Tuesday, July 05, 2005

Class Reps Hold Up Under Heavy Fire

Judge William E. Smith (D.R.I.) has certified a 10(b) class of investors in the Textron securities class action, appointing three benefit funds for the International Brotherhood of Teamsters Local 710 and an individual as class representatives against the aircraft and weapons giant. The representatives allege that Textron engaged in fraudulent accounting practices by delaying required accounting adjustments with respect to its V-22 Osprey Tiltrotor helicopter program. They also allege accounting misdeeds related to Textron’s contract with the DOD to upgrade 280 H-1 "Super-Huey" attack helicopters, and an improper goodwill impairment charge relating to Textron's $477 million acquisition of an industrial equipment manufacturer called Omniquip.

Defendants opposed class certification on the typicality of Local 710 under 23(a)(3) and the adequacy of Swartchild under 23(a)(4). Five separate challenges were lodged against the union based on the fact that that all its investment decisions were made by investment manager Bear Stearns. The court noted that “analysis of Bear Stearns's actions in connection with those purchases (and testimony related thereto) is the key to the resolution of the motion before this Court as it pertains to Local 710.”

In addressing the defendants arguments related to Bear Stearns, Judge Smith found “the critical question is whether a broker's decision to purchase stock at or near its nadir precludes that broker's client from claiming it was the victim of securities fraud as to purchases made on its behalf when the price was at or near its apex. In this Court's view, the fact that Bear Stearns concluded, for example, that Textron stock was a good buy at $ 32.77, following full disclosure, is essentially irrelevant to the question whether it relied on misleading information in buying Textron stock at, for example, $ 50.51 during the Class Period.”

Second, the court found that the deposition testimony of Bear Stearns’ representative which revealed he did not rely on earnings statements in making his purchasing decisions “does not rebut the presumption of reliance granted Plaintiffs under their fraud-on-the-market theory.”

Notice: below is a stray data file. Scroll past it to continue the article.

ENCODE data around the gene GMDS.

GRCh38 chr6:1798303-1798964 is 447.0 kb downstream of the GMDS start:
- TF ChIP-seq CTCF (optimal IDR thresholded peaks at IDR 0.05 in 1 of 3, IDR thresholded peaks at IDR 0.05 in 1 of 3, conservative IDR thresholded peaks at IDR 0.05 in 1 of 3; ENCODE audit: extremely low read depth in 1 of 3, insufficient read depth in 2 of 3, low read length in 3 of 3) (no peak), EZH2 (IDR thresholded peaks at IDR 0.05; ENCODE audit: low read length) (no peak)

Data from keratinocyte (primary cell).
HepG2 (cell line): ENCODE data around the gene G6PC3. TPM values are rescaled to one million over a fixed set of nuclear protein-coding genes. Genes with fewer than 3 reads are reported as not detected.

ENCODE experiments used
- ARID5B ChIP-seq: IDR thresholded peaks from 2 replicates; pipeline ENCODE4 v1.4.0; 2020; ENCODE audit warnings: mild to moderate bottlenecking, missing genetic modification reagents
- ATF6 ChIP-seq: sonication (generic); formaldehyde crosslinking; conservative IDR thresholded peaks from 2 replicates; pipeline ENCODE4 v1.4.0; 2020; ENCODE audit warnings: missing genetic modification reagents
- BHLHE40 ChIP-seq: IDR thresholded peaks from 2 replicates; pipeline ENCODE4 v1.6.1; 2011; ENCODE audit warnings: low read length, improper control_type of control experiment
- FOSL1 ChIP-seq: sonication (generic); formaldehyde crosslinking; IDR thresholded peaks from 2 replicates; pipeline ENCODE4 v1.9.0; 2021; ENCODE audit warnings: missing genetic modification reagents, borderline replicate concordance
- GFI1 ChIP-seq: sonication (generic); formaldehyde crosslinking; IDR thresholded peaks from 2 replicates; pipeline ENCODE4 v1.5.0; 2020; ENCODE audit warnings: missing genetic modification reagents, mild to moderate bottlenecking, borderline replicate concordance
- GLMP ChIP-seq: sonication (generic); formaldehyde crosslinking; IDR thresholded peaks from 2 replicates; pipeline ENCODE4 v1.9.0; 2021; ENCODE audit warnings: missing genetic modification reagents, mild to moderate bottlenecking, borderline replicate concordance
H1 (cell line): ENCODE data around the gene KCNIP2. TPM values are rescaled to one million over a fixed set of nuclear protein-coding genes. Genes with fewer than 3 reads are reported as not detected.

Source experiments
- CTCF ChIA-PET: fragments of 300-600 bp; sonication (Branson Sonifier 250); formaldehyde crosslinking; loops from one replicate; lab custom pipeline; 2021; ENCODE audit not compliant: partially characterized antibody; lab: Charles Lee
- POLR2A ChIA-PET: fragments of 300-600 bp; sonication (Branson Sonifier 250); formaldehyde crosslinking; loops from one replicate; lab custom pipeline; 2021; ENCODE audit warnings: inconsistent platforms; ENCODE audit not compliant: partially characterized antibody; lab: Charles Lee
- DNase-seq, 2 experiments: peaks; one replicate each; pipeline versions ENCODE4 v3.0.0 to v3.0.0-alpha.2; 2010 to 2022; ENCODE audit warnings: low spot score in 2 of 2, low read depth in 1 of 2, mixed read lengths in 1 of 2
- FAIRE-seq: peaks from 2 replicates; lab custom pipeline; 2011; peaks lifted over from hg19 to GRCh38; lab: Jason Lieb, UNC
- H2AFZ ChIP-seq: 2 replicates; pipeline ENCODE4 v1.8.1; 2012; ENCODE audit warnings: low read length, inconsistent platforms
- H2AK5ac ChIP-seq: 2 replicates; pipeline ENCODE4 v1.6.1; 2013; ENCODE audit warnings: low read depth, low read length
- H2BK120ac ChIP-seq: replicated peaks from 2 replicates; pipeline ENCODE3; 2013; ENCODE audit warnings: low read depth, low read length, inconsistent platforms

Third, the court rejected the logic of Zlotnick v. Tie Communications, 836 F.2d 818 (3d Cir. 1988), finding Local 710 is not subject to a unique defense because Bear Stearns believed Textron stock was undervalued when it bought shares during the Class Period.

Fourth, the court rejected Defendants’ argument that that Local 710 is subject to a unique defense because Bear Stearns testified that it was not misled ("Q: Do you believe that you were misled in connection with the purchase of Textron stock? A: No."). In doing so, the court noted that at the time of his statement the Bear Stearns representative was not aware of all the alleged improprieties of Textron and thus his testimony might change once he is made aware of all the relevant facts. The court also held that “even if [he] took the stand at trial after reviewing all the pertinent evidence and reiterated his belief that he was not misled, a reasonable jury might still find in favor of Plaintiffs, particularly given that Bear Stearns is not a plaintiff in this case and has nothing to gain (and perhaps something to lose) by publicly accusing a company like Textron of fraud.”

Fifth, Judge Smith found that “the fact that Local 710 sold some shares of Textron stock during the Class Period does not, in light of the significantly greater number of purchases, create a conflict going to the heart of this lawsuit.”

As for Mr. Swartchild (an individual who purchased 1,000 shares of Textron stock during the class period), the attack resembled an assault from Textron’s Huey’s 7.62mm machine guns (an impressive 750 to 850 rounds per minute, mind you). They blasted away at him, saying that Swartchild testified that he has no idea who would have decision-making authority on behalf of the class, has a demonstrated history of abdicating decision-making authority to his counsel, didn’t know the name of the co-lead plaintiff in his attorneys' earlier filings, has never had any communication with Local 710 in the two and one-half years that this lawsuit has been pending, has no attorney-client relationship with plaintiffs' proposed class counsel, and was solicited to participate in the lawsuit. Finished yet?

Plaintiffs countered that Defendants cited certain testimony out of context, and that Defendants are seeking to disqualify “Mr. Swartchild on the ground that he is confused about some of the intricacies of the litigation.” The court concluded that “in light of Plaintiffs' responses to Defendants' specific allegations concerning Swartchild, the applicable standard, and the fact that in the context of complex securities litigation, attacks on the adequacy of the class representative based on the representative's ignorance are rarely appropriate, Plaintiffs have carried their burden, however narrowly, as to Swartchild's adequacy as class representative."

You can read the decision, which was published over the weekend, at 369 F. Supp. 2d 204.

Nugget: “Securities actions are considered particularly appropriate for class action treatment.”

Nugget: “A failure to be ‘shocked’ by the September 26 announcement does not take one outside the parameters of the proposed class.”

Nugget: “The mere fact that a plaintiff sold stock during the class period does not in itself disqualify him from acting as class representative.”

Nugget: “Named plaintiffs are not required to 'have expert knowledge of all the details of the case.”

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